Orifices 20 are of such size in relation to the cross sectional area of conduits 21 and 22 as to provide most of the pressure drop in the system at the pads.
Operation Assume that a stack of discs 6 is placed in the magazine, with the bottom disc supported on ledges 15 and 16. When blower 23 is turned on, a high volume of air will be pulled inwardly through openings 2.0. This large air flow creates a differential in pressure between the bottom and top surfaces of the bottom disc, and the higher atmospheric pressure acting on at least a portion of the top surface thereof will cause the disc to be moved downwardly toward pads 17. The high air flow will be sufficient to cause the rear edge of bottom disc 6 to slip downwardly off ledge 16, but ledges 15 are of sufiicient width to be detached from the stack and to maintain the disc thereon. The detached portion of the disc is carried or attracted into contact with pads 17 and is held in slanted fixed position by the low vacuum at openings 29, as best shown in FIG. 6. The moment bottom disc 6 contacts pads 17, the high air flow is shut oif, the bottom disc thereby acting as a shut-off valve to prevent pulldown of the next adjacent disc in the stack. No external intricate timed valving is necessary.
The tapered top surfaces of pads 17 provide a slight bend or bulge 26 in the forward portion of the disc, and position the deformed rear portion thereof sufiiciently below ledge 16 to be disposed in the path of a container spout 5. The disc is now ready for pick-off.
As a container 3 moves down conveyor 2, the spout will pass beneath the upper portion of the downwardly tiltered disc but the upper end of the spout will come into engagement with the lower rear edge of the disc opening, as shown in FIG. 6. Since the container moves continuously on the conveyor, continued movement of the containers will cause spout 5 to move the disc horizontally rearward. The disc will drop down from ledges to thereby be completely separated from the stack and will slide off pads 17. Once the disc is free of the pads, it will immediately drop down onto flat top 4.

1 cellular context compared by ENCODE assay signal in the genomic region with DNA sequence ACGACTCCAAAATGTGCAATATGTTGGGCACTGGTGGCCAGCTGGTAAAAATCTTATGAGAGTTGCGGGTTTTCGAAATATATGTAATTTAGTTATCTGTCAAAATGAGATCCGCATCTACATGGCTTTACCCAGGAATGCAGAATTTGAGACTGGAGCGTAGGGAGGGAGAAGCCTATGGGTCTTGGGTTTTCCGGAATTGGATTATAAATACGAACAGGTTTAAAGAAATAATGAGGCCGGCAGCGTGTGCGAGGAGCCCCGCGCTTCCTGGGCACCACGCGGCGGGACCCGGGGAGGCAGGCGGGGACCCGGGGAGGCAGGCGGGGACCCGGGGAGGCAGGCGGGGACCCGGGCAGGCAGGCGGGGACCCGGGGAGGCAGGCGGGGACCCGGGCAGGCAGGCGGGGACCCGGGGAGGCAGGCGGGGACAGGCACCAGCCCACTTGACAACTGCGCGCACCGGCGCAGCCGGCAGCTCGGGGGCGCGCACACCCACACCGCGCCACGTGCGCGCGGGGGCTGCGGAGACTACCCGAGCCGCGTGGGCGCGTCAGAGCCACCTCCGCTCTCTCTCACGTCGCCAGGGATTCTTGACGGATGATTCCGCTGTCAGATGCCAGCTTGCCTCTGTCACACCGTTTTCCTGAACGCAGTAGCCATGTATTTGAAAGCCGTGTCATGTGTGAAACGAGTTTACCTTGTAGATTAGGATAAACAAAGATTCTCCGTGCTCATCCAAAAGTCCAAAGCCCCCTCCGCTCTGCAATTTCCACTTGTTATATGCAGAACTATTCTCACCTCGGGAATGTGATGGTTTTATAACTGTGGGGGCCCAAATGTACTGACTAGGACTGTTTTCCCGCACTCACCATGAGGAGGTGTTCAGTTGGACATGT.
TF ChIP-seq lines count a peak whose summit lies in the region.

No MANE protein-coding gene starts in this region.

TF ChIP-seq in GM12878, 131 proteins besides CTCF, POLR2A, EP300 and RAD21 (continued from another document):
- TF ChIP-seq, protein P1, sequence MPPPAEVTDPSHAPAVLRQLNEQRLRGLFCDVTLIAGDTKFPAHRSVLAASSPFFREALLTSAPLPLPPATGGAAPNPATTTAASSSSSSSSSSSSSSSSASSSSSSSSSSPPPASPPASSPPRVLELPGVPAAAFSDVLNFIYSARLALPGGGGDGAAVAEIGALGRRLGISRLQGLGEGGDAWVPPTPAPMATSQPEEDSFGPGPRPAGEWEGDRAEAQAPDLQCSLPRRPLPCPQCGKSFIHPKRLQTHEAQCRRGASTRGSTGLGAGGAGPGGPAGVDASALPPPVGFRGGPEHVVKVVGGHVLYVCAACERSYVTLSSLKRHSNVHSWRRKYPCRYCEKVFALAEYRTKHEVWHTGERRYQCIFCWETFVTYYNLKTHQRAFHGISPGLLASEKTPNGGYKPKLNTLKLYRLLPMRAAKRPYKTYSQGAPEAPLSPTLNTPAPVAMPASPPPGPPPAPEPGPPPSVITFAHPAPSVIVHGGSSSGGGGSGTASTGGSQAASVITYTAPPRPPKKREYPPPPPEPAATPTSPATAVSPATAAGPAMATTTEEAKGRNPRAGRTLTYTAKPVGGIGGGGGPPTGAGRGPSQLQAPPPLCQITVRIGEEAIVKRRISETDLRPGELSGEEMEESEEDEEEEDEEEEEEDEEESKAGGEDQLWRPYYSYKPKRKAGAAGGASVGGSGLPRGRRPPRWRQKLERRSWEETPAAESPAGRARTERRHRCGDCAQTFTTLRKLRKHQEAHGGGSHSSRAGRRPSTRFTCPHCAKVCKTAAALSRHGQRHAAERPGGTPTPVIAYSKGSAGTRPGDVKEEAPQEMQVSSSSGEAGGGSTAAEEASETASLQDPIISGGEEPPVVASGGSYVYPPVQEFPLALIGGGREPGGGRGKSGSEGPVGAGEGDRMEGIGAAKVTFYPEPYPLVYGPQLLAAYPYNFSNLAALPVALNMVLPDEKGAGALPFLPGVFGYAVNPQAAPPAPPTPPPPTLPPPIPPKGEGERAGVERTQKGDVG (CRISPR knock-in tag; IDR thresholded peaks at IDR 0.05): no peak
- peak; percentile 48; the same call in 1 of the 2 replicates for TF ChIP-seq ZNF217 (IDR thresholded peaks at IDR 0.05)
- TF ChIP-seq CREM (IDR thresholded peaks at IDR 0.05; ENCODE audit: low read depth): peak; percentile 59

The vacuum incident at openings 29 is sufficient to firmly hold the disc in place before pick-off, but must be low enough in holding power to permit relatively easy lateral sliding of the disc from the pads. It has been found that a high vacuum would produce such drag on a laterally sliding disc as to cause severe distortion and even ripping of the disc.
As the bottom disc is removed from pads 17, the valve action of the disc is reduced, permitting high volume air flow and pull-down of the next adjacent disc in preparation for pick-off.
The embodiment described is extremely fast acting, a new disc being readied for pick-off almost instantaneously with pick-off of a prior disc. When a stream of adjacent containers move down the conveyor, the apparatus can easily apply at least ten discs to ten successive containers within one second.
The invention provides a dispensing concept whereby A} one item at a time is quickly and accurately separated from a stack of items. No moving parts are used for the separation, which relies on a continuous supply and flow of air sufficient to carry the item or element away from the stack, together with a vacuum which holds the item but permits easy removal thereof without damage. The item itself acts as a valve to control the flow of air.
Various modes of carrying out the invention are contemplated as within the scope of the following claims particularly pointing out and distinctly claiming the subject matter which is regarded as the invention.
1. Apparatus for applying a plurality of impermeable rings or the like in succession to containers moving along a path in succession, comprising, a vertical magazine having a plurality of supports disposed at one end for supporting a vertical stack of said rings thereon, and stationary means fixedly spaced below said supports for distorting the bottom ring in said stack by attracting said bottom ring out of engagement with some but not all of said supports and into the path of said containers so that a container will engage the inside portion of the deformed ring and remove it laterally from the stack.